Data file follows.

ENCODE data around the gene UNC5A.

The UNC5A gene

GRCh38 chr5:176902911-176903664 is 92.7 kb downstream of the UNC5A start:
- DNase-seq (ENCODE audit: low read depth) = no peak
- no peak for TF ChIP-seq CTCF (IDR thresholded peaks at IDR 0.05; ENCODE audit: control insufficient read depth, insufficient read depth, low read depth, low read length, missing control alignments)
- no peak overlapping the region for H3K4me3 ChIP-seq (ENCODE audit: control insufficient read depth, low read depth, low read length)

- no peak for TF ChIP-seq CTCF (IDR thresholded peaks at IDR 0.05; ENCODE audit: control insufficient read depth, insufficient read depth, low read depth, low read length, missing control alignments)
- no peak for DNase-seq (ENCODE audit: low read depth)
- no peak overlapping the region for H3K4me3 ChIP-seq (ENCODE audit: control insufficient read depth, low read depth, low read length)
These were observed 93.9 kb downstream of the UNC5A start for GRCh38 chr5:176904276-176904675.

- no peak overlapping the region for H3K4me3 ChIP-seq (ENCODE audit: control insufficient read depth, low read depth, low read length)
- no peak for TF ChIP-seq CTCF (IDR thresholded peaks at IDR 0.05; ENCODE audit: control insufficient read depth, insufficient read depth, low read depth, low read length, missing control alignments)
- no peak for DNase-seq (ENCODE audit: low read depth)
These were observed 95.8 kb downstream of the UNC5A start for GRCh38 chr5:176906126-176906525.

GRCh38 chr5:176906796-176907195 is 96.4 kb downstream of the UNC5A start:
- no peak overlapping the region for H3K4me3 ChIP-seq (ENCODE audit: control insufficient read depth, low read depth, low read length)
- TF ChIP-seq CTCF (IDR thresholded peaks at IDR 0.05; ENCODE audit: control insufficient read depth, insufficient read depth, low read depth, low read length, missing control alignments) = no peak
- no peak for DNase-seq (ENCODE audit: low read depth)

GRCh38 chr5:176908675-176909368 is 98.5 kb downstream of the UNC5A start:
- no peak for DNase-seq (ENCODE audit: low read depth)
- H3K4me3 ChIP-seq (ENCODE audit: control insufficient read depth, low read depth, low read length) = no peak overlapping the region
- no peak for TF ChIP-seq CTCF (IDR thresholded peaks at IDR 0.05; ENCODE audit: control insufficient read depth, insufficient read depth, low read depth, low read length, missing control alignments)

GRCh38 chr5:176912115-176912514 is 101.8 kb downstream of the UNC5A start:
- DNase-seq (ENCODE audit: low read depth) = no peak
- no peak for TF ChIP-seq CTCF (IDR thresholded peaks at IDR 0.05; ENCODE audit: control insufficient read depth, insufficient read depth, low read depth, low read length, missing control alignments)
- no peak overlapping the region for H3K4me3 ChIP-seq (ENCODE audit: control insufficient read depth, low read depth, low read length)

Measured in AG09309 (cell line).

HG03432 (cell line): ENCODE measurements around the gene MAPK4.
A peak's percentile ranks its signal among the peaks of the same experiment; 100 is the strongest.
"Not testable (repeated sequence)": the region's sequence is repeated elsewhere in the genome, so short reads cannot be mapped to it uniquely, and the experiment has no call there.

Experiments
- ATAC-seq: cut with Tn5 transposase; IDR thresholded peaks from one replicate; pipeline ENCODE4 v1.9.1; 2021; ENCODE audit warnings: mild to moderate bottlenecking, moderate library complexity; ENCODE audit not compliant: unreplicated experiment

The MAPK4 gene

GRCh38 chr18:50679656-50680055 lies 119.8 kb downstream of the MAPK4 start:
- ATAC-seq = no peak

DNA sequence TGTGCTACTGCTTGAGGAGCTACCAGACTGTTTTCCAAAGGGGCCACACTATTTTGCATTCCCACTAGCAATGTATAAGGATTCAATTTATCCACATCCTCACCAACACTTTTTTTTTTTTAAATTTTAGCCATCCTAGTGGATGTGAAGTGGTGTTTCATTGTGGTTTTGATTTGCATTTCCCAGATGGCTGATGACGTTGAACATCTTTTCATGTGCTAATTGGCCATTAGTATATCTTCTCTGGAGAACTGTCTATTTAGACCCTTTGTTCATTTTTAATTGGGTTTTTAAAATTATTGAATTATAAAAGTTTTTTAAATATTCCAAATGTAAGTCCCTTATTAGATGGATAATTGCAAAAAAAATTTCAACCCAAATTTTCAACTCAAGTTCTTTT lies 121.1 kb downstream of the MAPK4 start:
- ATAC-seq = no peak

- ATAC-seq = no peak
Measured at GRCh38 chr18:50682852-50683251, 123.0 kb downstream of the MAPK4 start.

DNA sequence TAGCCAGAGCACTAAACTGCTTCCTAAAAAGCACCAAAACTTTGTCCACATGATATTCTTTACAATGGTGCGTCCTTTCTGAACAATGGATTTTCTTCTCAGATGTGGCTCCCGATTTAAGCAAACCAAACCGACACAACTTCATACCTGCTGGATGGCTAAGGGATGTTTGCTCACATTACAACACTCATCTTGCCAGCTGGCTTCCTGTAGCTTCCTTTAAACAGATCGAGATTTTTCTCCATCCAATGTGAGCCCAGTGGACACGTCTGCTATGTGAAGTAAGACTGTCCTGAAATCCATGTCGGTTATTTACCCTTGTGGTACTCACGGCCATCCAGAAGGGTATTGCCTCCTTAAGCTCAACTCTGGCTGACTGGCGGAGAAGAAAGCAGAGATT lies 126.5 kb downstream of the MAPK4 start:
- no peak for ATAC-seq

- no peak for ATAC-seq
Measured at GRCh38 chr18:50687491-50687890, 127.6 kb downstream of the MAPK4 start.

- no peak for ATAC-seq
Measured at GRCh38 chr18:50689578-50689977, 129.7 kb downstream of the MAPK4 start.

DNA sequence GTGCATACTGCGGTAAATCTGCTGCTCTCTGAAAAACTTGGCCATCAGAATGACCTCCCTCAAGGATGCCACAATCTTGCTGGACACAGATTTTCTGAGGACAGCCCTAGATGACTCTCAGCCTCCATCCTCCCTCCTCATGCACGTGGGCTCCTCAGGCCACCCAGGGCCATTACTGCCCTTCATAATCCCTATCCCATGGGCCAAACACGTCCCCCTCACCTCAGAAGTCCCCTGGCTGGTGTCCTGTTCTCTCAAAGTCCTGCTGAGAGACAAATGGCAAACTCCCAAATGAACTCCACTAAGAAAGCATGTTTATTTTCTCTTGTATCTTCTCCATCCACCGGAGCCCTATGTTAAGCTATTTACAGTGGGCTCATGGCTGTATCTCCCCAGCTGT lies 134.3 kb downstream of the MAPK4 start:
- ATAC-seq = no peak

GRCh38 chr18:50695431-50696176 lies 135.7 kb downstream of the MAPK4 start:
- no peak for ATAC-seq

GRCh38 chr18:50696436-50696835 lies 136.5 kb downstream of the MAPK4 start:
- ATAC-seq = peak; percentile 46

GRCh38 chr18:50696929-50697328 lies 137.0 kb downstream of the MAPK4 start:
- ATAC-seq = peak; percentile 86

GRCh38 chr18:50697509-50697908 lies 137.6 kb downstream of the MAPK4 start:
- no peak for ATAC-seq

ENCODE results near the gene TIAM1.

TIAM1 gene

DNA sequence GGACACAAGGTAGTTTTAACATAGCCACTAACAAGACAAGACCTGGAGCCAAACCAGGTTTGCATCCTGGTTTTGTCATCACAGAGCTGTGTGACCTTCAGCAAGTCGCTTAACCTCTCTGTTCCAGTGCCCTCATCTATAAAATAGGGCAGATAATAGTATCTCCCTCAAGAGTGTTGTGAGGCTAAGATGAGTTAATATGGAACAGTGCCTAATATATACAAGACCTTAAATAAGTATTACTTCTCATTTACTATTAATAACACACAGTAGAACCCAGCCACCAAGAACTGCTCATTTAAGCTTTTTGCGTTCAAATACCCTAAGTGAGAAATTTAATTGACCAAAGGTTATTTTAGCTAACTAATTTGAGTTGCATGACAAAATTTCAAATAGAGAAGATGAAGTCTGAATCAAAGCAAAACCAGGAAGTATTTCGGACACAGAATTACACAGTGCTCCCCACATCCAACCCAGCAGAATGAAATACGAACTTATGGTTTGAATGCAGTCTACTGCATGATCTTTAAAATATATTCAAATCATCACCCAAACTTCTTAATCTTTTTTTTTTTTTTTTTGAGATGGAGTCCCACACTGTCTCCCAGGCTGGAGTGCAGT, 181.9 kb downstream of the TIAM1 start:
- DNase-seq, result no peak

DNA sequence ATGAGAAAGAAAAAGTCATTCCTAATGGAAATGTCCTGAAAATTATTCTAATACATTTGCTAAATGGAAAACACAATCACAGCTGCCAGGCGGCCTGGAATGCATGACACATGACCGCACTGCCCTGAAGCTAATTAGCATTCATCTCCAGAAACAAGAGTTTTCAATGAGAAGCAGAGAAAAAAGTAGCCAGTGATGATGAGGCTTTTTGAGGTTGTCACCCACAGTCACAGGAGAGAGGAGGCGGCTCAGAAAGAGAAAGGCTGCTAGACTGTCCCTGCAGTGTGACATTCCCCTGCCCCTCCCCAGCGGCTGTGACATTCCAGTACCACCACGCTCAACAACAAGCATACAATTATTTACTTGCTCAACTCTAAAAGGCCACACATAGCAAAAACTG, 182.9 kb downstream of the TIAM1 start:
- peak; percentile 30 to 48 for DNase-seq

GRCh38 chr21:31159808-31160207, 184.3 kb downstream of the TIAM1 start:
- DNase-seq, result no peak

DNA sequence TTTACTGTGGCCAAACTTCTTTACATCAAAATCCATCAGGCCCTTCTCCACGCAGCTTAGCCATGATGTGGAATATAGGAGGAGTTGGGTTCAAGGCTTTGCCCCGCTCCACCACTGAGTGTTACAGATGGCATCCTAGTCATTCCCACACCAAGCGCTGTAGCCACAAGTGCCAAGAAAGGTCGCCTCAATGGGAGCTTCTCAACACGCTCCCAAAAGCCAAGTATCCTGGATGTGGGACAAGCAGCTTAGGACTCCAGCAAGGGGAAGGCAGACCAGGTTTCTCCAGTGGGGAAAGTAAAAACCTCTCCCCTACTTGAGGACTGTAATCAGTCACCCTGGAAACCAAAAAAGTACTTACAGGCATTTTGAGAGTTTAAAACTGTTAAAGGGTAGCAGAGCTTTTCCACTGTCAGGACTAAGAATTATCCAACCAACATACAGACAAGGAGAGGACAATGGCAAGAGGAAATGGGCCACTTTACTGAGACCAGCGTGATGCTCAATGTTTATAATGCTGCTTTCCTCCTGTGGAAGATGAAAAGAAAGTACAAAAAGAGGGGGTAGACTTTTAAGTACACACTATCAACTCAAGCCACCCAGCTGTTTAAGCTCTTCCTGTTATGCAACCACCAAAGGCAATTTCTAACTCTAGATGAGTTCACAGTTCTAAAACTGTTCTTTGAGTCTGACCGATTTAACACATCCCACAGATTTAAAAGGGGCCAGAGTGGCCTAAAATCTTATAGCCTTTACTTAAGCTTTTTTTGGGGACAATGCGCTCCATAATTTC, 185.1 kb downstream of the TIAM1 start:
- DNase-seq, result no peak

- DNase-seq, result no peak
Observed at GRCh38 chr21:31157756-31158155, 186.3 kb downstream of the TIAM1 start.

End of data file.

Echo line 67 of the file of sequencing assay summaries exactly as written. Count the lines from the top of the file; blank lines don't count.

Observed at GRCh38 chr21:31157756-31158155, 186.3 kb downstream of the TIAM1 start.